Only Catholic, Evangelical Lutheran, and Orthodox Christian churches and traditional Islam are permitted to worship in Eritrea. Although four other denominations applied for registration in 2002, none were registered as of late 2007. Members of unregistered churches, especially Protestant sects, are frequently persecuted. Some 2,000 members of unregistered churches are incarcerated at any one time in shipping containers, underground cells, and military outposts. Many are beaten and otherwise abused to compel them to renounce their faiths. Some are arrested and released after a month or two but others are held indefinitely.
Even “recognized” religious groups have not been spared. In 2006, the government engineered the removal of the 79-year-old patriarch of the Eritrean Orthodox church and placed him under house arrest after he refused to interfere with a renewal movement within the church. In May 2007 he was evicted from his home after a replacement patriarch was “unanimously” confirmed by church authorities; his whereabouts are currently unknown. Members of the renewal movement have been arrested and abused in the same fashion as members of non-recognized churches.
The government has also interfered with the Catholic Church. In late 2006, the government demanded that Roman Catholic Church schools, health clinics, and other social service facilities be turned over to the Ministry of Social Welfare. In November 2007, it expelled 13 Catholic missionaries by refusing to extend their residency permits.
Relations with Ethiopia
Tensions with Ethiopia remain high. A September 2007 Border Commission meeting with the two countries to obtain agreement to demarcate the border ended in failure. Ethiopia subsequently announced it might terminate the armistice agreement altogether. In 2002, the commission had designated the border and directed that it be demarcated accordingly. Although Eritrea accepts the commission decision in full, Ethiopia refuses to permit demarcation of portions of the border that would award the village of Badme, the flashpoint of the war, to Eritrea.
An international peacekeeping force, the UN Mission in Eritrea Ethiopia (UNMEE), maintains 1,700 troops and observers in a 25-kilometer wide armistice buffer between the two countries. Since 2005 Eritrea has infiltrated thousands of troops into the buffer zone, and has prevented UNMEE from patrolling large parts of it and from engaging in aerial observation, all in violation of the armistice agreement. Eritrea ignores repeated Security Council resolutions demanding withdrawal of the troops and cooperation with UNMEE. As a result, heavily armed troops of both countries are within meters of each other. In March 2007, the government expelled the program manager of the UNMEE Mine Action Coordination Center, one of a series of expulsions of UNMEE personnel over the years.
Since 2006, Eritrea and Ethiopia have been engaged in a proxy war in neighboring Somalia. Eritrea allegedly provides logistical and military support to insurgent groups fighting with the Islamic Courts Union (ICU) against Ethiopian forces and the Somali transitional government. In 2007 it provided refuge to ICU leaders. A United Nations team monitoring the arms embargo on Somalia in July 2007 accused Eritrea of providing “huge quantities of arms,” in late 2006 to the ICU. In April 2007 Eritrea suspended its membership in the regional Inter-Governmental Authority on Development (IGAD) because of the organization’s support for Ethiopian intervention in Somalia.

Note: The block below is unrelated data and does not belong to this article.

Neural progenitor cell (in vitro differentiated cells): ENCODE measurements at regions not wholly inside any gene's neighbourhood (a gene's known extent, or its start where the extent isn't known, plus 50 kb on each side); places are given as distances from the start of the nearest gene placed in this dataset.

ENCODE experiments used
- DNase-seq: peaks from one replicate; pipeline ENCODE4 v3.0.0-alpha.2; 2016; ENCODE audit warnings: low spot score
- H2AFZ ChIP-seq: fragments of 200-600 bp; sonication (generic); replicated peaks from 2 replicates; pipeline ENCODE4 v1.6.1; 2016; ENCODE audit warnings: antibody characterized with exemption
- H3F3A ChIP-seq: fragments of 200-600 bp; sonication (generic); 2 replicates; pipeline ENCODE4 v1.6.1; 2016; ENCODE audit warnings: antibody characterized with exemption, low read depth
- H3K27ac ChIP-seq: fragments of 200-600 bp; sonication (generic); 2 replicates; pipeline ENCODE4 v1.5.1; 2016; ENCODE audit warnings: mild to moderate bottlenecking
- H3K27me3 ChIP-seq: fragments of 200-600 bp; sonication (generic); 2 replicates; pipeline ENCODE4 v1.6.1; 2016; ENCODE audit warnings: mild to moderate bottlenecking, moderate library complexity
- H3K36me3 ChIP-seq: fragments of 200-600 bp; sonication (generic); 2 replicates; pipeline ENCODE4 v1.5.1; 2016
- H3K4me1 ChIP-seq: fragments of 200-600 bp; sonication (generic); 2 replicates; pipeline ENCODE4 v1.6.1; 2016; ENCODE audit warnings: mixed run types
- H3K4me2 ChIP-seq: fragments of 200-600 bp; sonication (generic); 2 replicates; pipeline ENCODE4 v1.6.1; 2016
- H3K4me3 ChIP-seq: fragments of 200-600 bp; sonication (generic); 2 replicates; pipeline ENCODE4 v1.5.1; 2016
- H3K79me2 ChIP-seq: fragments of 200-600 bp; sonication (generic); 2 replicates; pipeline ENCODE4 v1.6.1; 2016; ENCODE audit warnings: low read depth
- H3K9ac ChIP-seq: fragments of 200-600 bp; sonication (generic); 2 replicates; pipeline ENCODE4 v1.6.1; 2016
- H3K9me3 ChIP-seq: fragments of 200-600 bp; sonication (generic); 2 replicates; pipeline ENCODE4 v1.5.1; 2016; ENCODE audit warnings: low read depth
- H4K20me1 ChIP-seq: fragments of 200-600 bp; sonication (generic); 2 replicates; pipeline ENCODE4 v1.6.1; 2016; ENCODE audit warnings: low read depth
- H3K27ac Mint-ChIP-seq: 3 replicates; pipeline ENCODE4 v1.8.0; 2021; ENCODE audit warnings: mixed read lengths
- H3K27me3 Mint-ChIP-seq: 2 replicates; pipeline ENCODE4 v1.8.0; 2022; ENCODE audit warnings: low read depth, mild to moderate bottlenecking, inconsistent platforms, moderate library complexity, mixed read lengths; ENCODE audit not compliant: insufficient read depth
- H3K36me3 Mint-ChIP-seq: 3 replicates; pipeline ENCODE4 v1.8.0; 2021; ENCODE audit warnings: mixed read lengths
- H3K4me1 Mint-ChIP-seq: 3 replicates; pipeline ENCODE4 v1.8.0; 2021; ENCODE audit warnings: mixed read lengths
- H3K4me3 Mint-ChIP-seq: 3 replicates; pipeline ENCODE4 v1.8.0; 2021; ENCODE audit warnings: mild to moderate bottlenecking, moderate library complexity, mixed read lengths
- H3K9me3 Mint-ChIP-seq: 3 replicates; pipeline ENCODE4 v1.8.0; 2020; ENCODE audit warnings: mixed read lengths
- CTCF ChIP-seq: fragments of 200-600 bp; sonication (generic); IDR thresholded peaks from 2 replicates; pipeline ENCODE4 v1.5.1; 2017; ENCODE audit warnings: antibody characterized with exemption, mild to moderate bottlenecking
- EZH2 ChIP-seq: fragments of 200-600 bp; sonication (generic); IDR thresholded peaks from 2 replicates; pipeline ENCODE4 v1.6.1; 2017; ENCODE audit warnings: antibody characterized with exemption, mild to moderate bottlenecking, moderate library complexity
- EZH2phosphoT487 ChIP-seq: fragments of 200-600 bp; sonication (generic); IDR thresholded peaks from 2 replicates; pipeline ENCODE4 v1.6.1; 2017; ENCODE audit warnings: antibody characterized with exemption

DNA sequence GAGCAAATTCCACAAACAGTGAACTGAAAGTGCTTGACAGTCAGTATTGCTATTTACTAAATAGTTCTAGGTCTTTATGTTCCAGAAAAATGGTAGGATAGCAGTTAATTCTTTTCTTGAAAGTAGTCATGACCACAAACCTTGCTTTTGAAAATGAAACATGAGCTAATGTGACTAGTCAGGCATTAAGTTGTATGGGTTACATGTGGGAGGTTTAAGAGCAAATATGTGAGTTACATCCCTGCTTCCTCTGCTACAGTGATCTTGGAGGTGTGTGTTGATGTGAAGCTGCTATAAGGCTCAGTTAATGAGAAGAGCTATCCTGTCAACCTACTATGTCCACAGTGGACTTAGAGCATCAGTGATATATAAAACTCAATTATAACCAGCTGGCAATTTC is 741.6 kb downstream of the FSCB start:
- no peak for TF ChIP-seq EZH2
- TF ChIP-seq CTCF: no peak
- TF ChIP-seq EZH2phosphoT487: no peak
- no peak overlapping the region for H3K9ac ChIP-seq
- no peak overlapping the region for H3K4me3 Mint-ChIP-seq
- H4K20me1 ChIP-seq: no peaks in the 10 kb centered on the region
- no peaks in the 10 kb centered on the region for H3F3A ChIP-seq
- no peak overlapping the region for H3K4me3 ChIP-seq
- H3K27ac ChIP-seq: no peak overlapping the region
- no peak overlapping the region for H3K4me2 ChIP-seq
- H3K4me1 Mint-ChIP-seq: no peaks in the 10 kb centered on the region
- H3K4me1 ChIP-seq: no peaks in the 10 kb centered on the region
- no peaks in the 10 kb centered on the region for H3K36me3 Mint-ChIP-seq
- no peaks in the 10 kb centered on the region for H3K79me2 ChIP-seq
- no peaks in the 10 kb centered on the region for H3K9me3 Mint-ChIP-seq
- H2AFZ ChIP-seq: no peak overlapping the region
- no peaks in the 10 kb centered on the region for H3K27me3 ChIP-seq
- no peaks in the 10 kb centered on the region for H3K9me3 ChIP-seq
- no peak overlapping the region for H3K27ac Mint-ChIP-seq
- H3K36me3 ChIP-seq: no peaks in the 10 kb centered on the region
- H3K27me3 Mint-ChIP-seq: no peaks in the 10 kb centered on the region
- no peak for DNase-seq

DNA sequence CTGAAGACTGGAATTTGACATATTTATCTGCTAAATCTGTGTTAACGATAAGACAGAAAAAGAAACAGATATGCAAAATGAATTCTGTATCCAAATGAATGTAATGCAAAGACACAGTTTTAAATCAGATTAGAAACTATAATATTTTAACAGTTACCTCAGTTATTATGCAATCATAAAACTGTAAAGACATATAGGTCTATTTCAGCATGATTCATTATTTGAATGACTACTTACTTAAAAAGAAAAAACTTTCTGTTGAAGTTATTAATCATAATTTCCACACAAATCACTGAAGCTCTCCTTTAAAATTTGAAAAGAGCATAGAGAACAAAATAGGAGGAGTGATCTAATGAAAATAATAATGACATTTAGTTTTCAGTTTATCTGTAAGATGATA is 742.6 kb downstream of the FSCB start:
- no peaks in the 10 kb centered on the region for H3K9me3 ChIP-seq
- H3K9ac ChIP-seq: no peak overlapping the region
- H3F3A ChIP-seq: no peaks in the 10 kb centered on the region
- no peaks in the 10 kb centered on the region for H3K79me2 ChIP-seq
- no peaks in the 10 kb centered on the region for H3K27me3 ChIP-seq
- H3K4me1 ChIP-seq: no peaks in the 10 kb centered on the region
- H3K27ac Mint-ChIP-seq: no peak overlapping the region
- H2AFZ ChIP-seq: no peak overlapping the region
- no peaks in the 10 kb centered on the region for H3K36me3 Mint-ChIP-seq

Relations with the United States, already strained, worsened in 2007. President Afeworki harshly criticized the United States for failing to pressure Ethiopia to comply with the boundary commission decision. In August 2007, the US threatened to place Eritrea on its short list of “state sponsors of terrorism” because of its alleged military support to the ICU and for sheltering ICU leaders whom the US labels terrorists. The US also ordered Eritrea to close its consulate in the US—in California—in response to interference with operations of the American embassy in Asmara.
Since the government ordered the USAID office to shut down in 2005, the US has provided no development assistance to Eritrea. For economic assistance, Eritrea now relies on China, Arab states, and the European Union, and remittances from the Eritrean diaspora. In 2007, China partially cancelled Eritrea’s existing debt. It also agreed to provide assistance for construction of a college in Adi Keyih. China’s Export-Import bank agreed in 2007 to lend the government US$60 million to purchase a large minority interest in a gold mine project by a Canadian mining company at Bisha in western Eritrea. Still, currency flows remain decidedly in China’s favor. In 2006, the last full year for which figures are available, China exported almost $38 million worth of goods to Eritrea and imported only $720,000-worth.
The European Union is in the final year of a US$119 million five-year development grant. In September, the EU expressed concern about “severe violations of basic human rights” by the government.
In July 2007, two British Council employees, were arrested, one of whom was released shortly thereafter. A visiting British diplomat was expelled for allegedly trying to install communications equipment without authorization at the council.